China has long enjoyed the benefits of sustained economic growth while also treating financial management with noticeable dereliction. As the Chinese economy begins to slow down and the political pressure for economic sustainability becomes more challenging, the greatest political pressure China faces in the near future is itself.
On 17th May 2017, Moody’s, one of the three agencies rating the solvency and risks associated with government budgets downgraded the rating of China’s debt from an AA- to an A+. A+ is the fifth highest rating a state may have. It suggests an overall capacity to meet its debt but some susceptibility to the changing nature of the global economy. The reasons behind the downgrade are largely associated with the debt-driven stimulus packages China is implementing at home and abroad.
The Chinese government has attempted to initiate this stimulus as a kick-start to increased economic growth. However in March 2019, Chinese Premier, Li Keqiang suggested that economic growth forecast for the fiscal year was to be around 6 to 6.5%.This is just the latest indicator of China’s economic slowdown. Accompanied with this slowdown is the ever increasing Chinese debt situation. It includes business, government and households and stands at 250% of GDP or $32.1 Trillion (USD).
The debt crisis began in the wake of the 2008 financial crisis. The economic outlook was projected to fall below government expectations, although posting 6.1% growth in 2008. The repercussions of western recessions affected Chinese exports, which were the driving force of the economy. To avoid a similar fate, the Chinese government transformed the economy by placing a heavier reliance on domestic demand. This domestic demand was accompanied by two stimulus packages. The first was mass scale investment in infrastructure projects, such as the Beijing Olympics, multiple skyscrapers and transportation networks. The second was a reduction in taxes, in order to provide cheap loans to the population and facilitate domestic spending.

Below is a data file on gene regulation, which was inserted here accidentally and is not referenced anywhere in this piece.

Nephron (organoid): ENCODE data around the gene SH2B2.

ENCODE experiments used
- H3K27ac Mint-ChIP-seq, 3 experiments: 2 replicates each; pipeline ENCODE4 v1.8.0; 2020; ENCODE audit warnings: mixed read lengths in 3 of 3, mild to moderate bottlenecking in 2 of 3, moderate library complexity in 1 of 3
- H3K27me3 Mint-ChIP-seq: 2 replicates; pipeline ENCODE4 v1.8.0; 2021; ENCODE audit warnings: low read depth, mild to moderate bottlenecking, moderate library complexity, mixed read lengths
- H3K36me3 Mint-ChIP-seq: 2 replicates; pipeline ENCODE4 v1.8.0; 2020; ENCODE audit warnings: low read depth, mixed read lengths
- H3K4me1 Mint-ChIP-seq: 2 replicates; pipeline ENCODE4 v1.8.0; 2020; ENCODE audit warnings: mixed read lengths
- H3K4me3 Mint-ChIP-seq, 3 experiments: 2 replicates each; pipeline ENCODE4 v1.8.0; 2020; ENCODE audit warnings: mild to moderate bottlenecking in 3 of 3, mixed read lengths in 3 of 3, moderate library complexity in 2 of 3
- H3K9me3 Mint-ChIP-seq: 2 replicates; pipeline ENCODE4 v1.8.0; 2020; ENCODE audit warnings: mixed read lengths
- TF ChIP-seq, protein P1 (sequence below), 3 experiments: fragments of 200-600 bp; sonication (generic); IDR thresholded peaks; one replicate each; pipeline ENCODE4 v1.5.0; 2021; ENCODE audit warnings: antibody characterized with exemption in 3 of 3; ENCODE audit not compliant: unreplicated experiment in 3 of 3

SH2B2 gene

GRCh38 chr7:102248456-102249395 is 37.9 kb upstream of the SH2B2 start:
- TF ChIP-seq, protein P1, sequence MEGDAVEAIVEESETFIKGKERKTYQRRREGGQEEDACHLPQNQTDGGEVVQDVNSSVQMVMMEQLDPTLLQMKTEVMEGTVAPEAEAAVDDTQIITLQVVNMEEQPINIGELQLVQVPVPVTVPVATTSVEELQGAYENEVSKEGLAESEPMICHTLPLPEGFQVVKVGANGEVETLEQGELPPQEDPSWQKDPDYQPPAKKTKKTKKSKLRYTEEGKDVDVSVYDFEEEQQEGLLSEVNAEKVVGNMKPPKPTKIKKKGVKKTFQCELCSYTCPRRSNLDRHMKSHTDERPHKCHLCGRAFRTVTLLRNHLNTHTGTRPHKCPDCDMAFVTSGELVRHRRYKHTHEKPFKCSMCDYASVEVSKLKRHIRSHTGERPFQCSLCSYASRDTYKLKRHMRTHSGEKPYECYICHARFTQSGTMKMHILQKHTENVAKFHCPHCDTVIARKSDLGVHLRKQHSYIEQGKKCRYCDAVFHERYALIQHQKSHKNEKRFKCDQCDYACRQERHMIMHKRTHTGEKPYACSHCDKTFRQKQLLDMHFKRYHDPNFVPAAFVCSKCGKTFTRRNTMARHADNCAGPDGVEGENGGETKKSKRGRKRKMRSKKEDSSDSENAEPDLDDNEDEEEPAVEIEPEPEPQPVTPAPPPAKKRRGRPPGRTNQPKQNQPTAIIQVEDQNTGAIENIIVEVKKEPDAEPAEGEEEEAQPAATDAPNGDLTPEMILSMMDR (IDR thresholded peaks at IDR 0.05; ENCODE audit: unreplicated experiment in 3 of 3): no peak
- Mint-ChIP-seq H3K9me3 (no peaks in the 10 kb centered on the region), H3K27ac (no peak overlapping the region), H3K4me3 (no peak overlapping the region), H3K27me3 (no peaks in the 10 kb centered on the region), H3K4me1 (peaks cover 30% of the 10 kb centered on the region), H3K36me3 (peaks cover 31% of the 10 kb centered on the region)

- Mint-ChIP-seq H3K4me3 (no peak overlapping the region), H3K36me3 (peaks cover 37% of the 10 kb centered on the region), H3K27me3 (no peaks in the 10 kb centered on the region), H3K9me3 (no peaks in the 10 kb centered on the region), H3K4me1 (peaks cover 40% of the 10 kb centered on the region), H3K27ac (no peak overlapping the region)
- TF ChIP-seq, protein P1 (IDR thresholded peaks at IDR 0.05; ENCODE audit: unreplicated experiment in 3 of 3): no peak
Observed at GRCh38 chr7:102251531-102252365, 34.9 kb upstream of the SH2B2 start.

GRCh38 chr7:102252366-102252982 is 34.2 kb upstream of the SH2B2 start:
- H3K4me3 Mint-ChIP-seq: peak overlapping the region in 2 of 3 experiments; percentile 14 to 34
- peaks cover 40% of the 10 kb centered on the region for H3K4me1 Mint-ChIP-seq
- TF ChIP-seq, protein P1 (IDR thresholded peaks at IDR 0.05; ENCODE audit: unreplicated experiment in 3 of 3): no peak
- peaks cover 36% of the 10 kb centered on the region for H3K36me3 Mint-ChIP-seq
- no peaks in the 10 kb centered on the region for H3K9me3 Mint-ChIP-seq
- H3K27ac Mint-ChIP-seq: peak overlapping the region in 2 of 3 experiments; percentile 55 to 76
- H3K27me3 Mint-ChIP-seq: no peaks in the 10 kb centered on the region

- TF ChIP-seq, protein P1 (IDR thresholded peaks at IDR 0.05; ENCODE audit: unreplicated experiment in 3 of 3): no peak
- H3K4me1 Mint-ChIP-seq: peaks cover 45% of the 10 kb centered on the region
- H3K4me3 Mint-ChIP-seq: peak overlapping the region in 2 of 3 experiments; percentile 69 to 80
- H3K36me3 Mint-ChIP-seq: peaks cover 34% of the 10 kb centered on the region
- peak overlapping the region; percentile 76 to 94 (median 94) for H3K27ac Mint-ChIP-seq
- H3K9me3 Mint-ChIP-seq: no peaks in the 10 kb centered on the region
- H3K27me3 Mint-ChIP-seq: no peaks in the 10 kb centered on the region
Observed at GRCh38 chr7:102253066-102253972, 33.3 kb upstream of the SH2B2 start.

Traditional economics suggest this is often a recipe for disaster. As government expenditure increases and government revenue decreases, the fear of an unsustainable debt becomes greater. The main cause of the unsustainability of the Chinese economy is related to the relationship between the Central Bank of China and the companies that hold the increasing debt. Interest rates remained low, which meant that money was cheap. In other terms, the Central Bank was essentially giving money away for free. This echoes the financial mismanagement that occurred in the west prior to the Global Financial Crisis.
The damaging nature of these loans is not the loans themselves but the lack of checks and balances relation to the spending they permitted. Many Chinese state-backed companies engaged in spending through enterprises that would not be profitable. One example is the establishment of the Chinese Super League. In order to pay these loans back, the companies requested new loans with a slightly higher interest. This created a never-ending cycle, and fails to sustainably reduce the debt through the normal operations of the market, which would be to focus on profitable industries. The underlying factor of the negligence of not adopting a checks and balances system was the adherence of state-owned banks loaning money to state-owned companies, in what can be termed credible corruption towards a false basis of economic growth.
The flow of money into the economy continues but the Chinese government’s involvement is hardly surprising. Just like in 2008, the government has recently stepped in to stimulate the economy during a perceived slowdown. A government that relies on its economic development as its main source of legitimacy cannot let a slowdown continue. But so long as the Chinese government is willing to give out loans at an unprecedented rate, economic growth will continue. The main question that is now posted to China is how to balance between greater levels of debt and greater levels of economic growth.